Cape Town - Environmental groups have condemned the government’s decision to push ahead with “Coal-3” – a third new mega coal-fired power station – saying the “reckless” move will push up South Africa’s high climate-changing carbon emissions and the cost of electricity.
They have also queried where the country will find the water needed for another huge power station, and where Eskom – “already broke” – will get the R200-billion to pay for Coal-3.
The cabinet gave the thumbs up for Coal-3 last week, while Medupi and Kusile, the coal-fired power stations under construction, are behind schedule and over budget.
Greenpeace Africa spokesperson Melita Steele described the cabinet’s move as “completely reckless”.
“Medupi and Kusile have failed to deliver electricity on time or within budget, at a huge cost to South Africans. A third mega coal-fired power station in one of the most water-scarce areas of South Africa will push up the price of electricity, lock the country into a coal addiction and push the country closer to a water and climate crisis,” Steele said.
The lobby group urged the cabinet to rethink the decision and push ahead instead with increased renewable energy, “a massive job creator”.
Tristen Taylor, of Earthlife Africa, said Coal-3 would lumber the country with “dirty, expensive electricity”.
Although Trade and Industry Minister Rob Davies said last week that a tight electricity demand-and-supply balance was a constraint to growth “that requires immediate attention”, he noted that the National Development Plan’s latest modelling of future electricity demand made no mention of needing Coal-3.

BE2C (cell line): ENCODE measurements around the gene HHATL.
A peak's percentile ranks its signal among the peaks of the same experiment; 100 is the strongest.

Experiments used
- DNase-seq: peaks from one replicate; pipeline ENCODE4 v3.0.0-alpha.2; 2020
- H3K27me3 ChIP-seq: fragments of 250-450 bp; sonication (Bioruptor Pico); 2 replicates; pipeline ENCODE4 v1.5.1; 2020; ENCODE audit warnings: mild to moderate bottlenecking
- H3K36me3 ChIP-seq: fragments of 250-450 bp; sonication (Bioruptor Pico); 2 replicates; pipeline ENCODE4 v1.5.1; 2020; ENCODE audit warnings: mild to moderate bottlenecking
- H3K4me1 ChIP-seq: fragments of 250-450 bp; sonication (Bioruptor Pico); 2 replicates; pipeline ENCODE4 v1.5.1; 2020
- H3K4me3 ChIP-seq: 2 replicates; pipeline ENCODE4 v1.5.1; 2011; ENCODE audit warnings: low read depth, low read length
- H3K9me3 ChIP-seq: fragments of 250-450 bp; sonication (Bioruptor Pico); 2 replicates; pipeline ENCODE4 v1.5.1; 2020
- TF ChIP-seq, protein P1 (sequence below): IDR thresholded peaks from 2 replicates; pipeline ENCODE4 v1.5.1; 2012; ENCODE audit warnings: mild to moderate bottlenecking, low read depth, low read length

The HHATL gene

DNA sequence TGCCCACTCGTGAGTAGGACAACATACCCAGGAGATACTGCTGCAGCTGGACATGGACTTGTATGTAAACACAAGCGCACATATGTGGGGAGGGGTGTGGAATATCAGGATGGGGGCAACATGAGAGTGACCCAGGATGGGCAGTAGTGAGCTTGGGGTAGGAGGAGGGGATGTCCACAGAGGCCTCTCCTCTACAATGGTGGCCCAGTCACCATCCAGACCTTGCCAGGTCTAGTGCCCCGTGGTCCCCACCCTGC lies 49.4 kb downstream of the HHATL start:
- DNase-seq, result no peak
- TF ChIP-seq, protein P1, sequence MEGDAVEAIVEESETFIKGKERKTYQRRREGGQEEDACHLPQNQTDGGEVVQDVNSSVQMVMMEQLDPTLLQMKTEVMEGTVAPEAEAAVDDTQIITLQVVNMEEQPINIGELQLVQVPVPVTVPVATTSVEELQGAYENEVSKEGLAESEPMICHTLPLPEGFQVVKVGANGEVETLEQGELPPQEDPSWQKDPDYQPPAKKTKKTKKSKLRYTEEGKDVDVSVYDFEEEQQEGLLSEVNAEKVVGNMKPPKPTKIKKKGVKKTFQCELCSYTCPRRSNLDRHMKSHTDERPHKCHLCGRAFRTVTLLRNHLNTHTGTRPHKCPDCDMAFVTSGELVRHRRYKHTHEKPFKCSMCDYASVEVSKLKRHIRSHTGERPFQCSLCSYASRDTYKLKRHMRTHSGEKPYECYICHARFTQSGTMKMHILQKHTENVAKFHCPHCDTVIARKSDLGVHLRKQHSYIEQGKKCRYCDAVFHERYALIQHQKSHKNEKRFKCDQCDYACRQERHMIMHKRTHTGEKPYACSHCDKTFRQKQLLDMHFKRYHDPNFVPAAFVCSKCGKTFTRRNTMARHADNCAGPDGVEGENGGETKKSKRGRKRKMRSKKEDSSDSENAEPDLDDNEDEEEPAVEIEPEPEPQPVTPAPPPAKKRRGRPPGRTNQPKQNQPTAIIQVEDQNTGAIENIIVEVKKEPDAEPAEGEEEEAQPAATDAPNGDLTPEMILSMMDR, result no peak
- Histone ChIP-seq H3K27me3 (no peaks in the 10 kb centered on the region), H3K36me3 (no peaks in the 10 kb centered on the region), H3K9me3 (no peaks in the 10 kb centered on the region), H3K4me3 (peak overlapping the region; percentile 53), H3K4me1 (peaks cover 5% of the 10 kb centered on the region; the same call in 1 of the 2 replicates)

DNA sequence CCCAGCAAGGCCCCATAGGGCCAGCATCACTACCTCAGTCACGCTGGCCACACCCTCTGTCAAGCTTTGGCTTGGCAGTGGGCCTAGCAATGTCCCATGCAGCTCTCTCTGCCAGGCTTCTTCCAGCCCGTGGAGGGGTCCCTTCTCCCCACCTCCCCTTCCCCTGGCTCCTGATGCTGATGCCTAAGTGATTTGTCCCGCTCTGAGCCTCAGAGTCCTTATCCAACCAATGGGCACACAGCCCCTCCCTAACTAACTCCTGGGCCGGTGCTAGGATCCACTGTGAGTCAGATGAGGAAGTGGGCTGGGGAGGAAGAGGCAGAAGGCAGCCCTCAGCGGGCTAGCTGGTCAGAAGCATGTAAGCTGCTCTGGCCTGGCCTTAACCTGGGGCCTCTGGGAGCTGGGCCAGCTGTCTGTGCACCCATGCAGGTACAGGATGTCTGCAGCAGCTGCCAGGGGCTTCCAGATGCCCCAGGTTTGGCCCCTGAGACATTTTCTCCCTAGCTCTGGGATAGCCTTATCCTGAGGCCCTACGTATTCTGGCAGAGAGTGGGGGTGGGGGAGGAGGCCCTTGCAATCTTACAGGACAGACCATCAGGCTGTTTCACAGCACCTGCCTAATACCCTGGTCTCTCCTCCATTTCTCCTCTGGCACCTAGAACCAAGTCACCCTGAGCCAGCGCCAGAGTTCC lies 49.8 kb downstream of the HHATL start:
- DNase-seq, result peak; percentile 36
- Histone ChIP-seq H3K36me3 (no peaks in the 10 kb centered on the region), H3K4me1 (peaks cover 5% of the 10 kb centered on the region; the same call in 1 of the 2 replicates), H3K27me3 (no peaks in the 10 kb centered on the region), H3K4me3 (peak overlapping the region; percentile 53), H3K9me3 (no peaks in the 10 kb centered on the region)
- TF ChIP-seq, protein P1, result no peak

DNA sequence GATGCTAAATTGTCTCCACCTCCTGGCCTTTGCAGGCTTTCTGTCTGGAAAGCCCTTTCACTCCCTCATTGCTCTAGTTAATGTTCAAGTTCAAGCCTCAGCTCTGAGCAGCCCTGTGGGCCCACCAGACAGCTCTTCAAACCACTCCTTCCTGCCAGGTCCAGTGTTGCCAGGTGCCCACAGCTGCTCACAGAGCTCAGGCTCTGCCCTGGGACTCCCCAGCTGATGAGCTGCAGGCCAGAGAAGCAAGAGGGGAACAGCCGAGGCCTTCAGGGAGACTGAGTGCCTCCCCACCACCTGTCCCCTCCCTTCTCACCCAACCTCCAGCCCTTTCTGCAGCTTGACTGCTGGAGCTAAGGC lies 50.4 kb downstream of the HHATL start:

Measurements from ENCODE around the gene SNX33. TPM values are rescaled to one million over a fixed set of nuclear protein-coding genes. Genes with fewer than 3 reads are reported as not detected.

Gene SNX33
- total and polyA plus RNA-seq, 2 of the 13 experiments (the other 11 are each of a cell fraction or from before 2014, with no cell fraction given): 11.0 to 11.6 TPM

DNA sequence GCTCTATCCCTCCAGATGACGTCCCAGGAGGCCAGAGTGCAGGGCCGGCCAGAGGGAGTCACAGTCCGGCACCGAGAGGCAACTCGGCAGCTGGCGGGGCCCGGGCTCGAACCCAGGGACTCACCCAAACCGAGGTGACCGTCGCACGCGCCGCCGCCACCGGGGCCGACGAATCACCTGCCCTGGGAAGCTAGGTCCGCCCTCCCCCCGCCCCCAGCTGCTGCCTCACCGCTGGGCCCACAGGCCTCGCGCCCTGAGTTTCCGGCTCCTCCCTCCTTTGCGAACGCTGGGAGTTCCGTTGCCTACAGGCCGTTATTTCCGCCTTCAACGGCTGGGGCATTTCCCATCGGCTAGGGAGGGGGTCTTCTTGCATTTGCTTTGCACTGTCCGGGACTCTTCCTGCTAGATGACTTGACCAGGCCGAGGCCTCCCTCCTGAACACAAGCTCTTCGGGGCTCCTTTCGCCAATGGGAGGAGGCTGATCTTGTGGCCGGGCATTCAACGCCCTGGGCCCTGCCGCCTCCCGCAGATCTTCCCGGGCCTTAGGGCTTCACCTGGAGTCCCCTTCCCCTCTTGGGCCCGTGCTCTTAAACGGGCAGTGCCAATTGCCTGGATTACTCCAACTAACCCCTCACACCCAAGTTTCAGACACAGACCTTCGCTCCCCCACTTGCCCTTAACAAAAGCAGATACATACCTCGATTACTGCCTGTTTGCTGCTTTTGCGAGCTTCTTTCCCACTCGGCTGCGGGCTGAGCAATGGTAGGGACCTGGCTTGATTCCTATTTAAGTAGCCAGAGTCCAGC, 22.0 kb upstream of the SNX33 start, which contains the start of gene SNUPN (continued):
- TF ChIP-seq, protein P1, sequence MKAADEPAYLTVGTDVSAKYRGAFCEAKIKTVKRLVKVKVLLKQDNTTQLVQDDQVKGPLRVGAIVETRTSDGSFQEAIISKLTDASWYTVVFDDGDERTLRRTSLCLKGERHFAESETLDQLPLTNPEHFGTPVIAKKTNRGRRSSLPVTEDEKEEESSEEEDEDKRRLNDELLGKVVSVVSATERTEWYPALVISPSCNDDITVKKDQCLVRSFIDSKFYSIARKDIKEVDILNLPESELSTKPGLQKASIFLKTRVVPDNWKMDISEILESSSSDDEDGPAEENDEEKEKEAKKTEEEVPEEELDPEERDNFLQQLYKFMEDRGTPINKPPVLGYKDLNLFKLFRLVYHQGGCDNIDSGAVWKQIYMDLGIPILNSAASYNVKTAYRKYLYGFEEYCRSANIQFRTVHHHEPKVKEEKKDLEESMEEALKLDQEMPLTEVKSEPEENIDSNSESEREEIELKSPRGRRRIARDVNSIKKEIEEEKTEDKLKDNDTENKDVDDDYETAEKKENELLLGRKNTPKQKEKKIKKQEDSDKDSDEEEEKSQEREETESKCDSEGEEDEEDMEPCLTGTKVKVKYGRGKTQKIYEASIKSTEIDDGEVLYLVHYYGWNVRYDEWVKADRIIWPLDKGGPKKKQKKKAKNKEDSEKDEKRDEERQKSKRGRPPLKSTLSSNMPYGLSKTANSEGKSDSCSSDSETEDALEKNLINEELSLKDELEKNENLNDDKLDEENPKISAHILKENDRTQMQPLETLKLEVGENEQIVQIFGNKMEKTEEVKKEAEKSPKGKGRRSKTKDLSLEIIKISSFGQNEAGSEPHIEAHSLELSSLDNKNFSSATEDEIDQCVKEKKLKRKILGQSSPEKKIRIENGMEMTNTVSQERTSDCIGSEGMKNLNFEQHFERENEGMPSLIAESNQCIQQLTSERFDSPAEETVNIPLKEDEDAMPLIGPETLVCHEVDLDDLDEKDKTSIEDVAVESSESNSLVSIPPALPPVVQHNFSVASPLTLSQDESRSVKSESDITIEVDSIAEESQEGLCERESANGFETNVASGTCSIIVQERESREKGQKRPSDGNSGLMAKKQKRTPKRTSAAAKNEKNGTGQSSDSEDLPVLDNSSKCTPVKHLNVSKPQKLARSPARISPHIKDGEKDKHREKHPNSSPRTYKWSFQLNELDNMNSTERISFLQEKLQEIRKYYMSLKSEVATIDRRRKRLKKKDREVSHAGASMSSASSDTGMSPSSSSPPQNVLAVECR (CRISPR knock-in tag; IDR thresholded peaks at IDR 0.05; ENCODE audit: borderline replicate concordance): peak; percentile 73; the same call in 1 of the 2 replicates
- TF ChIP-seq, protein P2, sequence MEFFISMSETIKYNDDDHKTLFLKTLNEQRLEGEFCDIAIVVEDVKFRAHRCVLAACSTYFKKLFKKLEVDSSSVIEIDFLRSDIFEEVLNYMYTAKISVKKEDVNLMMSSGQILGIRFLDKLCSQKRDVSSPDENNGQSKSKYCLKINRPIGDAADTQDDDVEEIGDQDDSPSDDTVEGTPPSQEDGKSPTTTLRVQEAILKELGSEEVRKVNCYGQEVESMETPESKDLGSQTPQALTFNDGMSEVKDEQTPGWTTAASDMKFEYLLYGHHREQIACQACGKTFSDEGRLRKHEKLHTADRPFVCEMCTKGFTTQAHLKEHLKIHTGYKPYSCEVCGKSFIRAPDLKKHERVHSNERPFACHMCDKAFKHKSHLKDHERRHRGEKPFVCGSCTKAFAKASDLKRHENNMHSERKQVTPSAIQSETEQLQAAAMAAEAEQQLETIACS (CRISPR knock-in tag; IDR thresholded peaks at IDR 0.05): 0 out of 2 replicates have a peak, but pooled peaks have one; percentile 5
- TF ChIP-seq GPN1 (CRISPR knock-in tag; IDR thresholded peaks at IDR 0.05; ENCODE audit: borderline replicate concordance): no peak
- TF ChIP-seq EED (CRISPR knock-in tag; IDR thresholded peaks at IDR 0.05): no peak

“We don’t need a third mega coal power station,” Taylor said.
“The amount of carbon emissions it will add will probably make it inconsistent with South Africa’s policy to reduce carbon emissions. Just this alone makes it internationally irresponsible in the face of global climate change.”
Taylor said it was not clear how Eskom would fund the new venture, which would cost R200bn, according to last year’s budget.
There would be no money coming from the World Bank, as there had been for Medupi and Kusile, as it had since published policy saying it would not fund further big coal-fired power plants.
“That kind of financing is not available, Eskom is already broke, so where will the money come from?” Taylor said.
“And where will the water come from? They are already diverting rivers for the other two, getting it from the Lesotho Highlands project.
“Apart from carbon, these power stations emit other pollutants like cadmium and mercury, which move through the atmosphere over huge distances and fall down on our neighbours and affect people’s health.
“Around 26 percent of all mercury in the environment comes from coal-fired power stations. It’s mind-boggling the government is going down this path. There is no good way of looking at it,” Taylor said. - Cape Times